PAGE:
When the sign-up window opened for USDA Natural Resource Conservation Service’s Conservation Stewardship Program (CSP) in 2012, the five-member NRCS Alpine Resource Team was ready. The team is responsible for more than nine million acres of the Trans-Pecos region of Texas, and protecting the region’s natural resources comes first.
CSP is a voluntary conservation program that encourages producers who are already participating in NRCS conservation programs to take their efforts to the next level. Participants address resource concerns in a comprehensive manner with financial and technical assistance from NRCS—not only by tackling new practices, but also by maintaining, improving and managing the existing conservation measures on their operation. The program, begun in 2009, was still fairly new in 2012.
CSP participants can receive incentive payments for a variety of conservation practices that maintain and improve water and soil quality, as well as enhance wildlife habitat. But the first year the program was in existence, few local producers knew what it was, let alone how it could help them and the natural resources on their lands.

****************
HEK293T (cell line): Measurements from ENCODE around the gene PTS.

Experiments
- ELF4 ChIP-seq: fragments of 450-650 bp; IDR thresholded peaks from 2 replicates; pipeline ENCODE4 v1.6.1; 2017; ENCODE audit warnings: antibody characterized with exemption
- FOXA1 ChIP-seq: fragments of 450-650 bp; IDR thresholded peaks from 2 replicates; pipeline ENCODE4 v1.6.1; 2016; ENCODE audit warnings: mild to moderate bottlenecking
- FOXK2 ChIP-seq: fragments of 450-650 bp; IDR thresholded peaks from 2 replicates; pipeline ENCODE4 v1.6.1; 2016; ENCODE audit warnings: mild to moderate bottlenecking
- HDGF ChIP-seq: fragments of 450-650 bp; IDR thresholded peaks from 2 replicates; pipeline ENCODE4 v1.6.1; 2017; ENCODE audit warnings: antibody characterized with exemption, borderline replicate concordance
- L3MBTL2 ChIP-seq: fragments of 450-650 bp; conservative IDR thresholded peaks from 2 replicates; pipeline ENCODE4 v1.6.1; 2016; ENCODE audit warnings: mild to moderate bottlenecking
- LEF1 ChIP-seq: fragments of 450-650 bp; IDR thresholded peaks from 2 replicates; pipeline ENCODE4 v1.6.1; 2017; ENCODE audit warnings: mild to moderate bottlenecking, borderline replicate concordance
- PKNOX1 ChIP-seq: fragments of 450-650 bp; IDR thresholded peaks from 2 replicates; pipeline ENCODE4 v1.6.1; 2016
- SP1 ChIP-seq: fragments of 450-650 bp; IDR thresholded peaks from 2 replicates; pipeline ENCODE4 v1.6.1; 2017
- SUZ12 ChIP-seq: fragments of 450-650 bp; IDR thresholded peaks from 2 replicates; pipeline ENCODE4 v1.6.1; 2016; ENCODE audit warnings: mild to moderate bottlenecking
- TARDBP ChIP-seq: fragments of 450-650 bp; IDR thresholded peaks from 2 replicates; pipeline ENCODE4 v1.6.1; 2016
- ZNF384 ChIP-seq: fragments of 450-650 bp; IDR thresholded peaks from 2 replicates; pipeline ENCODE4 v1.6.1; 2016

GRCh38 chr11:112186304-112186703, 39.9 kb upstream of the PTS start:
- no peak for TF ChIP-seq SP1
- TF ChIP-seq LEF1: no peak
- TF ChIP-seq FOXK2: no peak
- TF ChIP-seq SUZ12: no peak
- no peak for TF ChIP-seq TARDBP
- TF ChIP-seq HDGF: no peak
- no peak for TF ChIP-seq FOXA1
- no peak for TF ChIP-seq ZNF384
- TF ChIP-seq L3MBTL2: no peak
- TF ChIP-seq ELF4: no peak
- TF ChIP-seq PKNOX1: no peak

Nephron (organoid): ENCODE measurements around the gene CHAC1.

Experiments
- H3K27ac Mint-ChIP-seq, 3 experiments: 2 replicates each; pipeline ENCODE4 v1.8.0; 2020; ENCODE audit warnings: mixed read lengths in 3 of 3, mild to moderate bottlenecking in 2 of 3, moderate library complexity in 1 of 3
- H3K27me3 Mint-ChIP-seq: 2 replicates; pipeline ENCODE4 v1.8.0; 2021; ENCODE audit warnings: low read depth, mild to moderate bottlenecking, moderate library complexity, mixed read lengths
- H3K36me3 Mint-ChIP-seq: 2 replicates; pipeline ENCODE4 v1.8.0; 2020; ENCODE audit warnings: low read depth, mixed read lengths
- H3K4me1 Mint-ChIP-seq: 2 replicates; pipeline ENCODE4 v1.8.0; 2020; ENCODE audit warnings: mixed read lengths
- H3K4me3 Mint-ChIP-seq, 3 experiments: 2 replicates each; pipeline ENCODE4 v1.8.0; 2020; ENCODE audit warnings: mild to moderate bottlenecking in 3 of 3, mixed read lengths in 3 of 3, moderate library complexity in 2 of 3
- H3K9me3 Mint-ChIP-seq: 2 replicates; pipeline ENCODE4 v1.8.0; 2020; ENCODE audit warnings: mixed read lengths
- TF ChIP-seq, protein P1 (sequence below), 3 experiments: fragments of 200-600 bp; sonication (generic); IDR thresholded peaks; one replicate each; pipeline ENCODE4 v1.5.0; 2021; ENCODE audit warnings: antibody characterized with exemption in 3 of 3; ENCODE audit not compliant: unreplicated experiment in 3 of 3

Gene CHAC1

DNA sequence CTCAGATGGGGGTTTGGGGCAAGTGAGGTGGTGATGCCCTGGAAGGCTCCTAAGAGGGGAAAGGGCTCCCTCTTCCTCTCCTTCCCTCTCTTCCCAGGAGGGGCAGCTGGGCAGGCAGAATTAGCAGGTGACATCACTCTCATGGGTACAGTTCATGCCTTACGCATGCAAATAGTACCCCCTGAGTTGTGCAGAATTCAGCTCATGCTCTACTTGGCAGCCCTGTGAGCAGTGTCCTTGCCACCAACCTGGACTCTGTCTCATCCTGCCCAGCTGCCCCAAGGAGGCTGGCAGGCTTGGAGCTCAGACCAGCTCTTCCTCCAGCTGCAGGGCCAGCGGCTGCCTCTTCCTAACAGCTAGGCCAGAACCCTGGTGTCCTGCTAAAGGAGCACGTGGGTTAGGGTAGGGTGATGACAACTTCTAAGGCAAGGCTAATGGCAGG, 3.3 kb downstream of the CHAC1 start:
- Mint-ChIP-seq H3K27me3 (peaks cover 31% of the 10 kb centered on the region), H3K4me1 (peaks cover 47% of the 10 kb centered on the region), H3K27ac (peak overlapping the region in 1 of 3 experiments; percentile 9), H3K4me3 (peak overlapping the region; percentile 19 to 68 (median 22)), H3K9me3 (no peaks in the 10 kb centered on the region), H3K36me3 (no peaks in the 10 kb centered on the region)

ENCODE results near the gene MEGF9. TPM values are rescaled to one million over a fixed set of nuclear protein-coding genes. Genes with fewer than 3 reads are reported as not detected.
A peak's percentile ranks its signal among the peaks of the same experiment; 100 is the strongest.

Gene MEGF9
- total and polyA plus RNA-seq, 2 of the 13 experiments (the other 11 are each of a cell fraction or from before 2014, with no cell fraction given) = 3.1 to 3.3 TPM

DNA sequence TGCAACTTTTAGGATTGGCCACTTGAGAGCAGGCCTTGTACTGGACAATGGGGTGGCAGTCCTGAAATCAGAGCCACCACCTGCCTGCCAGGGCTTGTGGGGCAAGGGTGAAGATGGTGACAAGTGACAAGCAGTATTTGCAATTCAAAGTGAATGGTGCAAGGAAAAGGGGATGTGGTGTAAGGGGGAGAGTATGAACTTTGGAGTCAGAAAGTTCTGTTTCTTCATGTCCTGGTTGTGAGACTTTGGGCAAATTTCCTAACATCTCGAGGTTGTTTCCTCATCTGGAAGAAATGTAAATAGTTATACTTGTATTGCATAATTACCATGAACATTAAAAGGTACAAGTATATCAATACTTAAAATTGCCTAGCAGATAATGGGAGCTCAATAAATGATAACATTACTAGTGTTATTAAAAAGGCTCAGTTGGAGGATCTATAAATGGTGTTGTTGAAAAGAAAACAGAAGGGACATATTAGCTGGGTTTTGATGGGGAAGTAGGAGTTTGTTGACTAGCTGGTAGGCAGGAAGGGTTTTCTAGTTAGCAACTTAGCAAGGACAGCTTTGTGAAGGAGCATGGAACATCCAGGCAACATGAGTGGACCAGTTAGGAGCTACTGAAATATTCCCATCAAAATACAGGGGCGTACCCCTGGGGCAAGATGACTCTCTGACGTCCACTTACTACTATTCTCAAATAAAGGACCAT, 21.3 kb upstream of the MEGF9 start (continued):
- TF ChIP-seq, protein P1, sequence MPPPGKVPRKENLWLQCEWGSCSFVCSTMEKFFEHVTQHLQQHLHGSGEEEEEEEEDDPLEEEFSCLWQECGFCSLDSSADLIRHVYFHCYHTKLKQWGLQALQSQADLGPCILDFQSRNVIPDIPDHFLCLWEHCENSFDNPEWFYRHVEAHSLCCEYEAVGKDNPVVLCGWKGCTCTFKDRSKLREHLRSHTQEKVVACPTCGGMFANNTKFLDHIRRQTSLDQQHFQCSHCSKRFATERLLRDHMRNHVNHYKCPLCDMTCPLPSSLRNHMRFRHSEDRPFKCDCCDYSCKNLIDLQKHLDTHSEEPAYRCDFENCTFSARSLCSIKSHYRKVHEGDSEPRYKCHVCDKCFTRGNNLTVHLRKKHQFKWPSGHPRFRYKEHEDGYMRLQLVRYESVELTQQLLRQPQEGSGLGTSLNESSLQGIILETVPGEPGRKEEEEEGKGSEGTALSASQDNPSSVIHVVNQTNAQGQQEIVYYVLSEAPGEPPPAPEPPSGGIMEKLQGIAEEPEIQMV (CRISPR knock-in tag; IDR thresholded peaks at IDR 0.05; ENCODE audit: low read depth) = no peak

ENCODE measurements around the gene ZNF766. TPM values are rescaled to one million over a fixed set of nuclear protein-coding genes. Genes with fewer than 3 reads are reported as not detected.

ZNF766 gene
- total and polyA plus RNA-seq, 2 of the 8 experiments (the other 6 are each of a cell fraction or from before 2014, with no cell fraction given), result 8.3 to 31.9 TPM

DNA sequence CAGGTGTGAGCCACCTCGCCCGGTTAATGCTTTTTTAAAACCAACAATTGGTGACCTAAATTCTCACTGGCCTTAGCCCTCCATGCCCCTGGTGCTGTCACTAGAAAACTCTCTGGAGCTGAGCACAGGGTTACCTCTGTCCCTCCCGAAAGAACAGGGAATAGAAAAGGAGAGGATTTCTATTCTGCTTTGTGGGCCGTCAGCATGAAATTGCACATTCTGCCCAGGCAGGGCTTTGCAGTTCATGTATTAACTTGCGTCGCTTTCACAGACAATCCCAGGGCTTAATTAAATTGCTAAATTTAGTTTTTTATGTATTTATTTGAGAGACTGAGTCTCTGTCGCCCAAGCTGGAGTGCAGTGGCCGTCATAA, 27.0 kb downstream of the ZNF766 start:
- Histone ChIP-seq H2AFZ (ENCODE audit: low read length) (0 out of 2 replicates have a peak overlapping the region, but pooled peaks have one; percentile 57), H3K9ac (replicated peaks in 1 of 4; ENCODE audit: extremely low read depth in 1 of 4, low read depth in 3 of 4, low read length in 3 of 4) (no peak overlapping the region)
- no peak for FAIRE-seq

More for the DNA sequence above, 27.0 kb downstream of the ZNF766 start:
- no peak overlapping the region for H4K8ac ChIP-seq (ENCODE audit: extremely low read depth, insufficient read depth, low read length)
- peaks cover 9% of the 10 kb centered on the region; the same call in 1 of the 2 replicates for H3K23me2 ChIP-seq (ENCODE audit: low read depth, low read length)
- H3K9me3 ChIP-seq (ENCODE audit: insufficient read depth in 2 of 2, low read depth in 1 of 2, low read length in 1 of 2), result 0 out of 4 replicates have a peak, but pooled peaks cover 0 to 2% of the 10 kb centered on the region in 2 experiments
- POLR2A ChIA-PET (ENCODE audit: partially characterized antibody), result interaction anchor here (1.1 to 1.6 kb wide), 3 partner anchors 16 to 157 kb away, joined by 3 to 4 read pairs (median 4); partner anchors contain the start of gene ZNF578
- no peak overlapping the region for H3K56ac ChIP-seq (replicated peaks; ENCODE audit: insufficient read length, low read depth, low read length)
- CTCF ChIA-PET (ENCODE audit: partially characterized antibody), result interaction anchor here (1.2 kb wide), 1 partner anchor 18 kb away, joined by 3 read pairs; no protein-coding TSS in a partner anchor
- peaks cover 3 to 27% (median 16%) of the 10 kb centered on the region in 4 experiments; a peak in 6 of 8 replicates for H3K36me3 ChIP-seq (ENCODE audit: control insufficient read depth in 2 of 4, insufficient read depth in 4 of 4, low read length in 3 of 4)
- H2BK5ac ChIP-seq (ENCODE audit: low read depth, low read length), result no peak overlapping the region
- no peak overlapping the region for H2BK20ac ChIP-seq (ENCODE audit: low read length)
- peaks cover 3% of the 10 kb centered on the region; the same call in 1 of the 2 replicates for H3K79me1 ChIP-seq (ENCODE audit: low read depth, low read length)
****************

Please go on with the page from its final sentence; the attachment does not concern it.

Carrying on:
The Alpine Resource Team knew they needed to be prepared and ready to explain the new program to their customers. It was a challenge not only learning a new program, but also being able to explain the conservation benefits to the landowners in a manner in which they would want to participate.
The results speak for themselves. By the end of the first sign-up period the team had generated a solid set of program applications for financial consideration. The team received applications for more than 400,000 acres—which was one-third of the agency’s goal for the entire state of Texas!
“The rapport this young group of employees has with the local producers is obvious,” Mark Habiger, NRCS assistant state Conservationist for programs, says. “They take this job seriously and truly care about the work they are putting on the ground to aid in conserving our natural resources.”
Conservation assistance from NRCS can especially be helpful for farmers and ranchers who are struggling in the face of severe weather.
“No matter how good of a land steward you are, it’s hard to stay on your feet under drought and wildfire conditions we have experienced since 2011,” local Soil Conservation Technician Will Juett says. And conservation assistance from NRCS can make a big difference.
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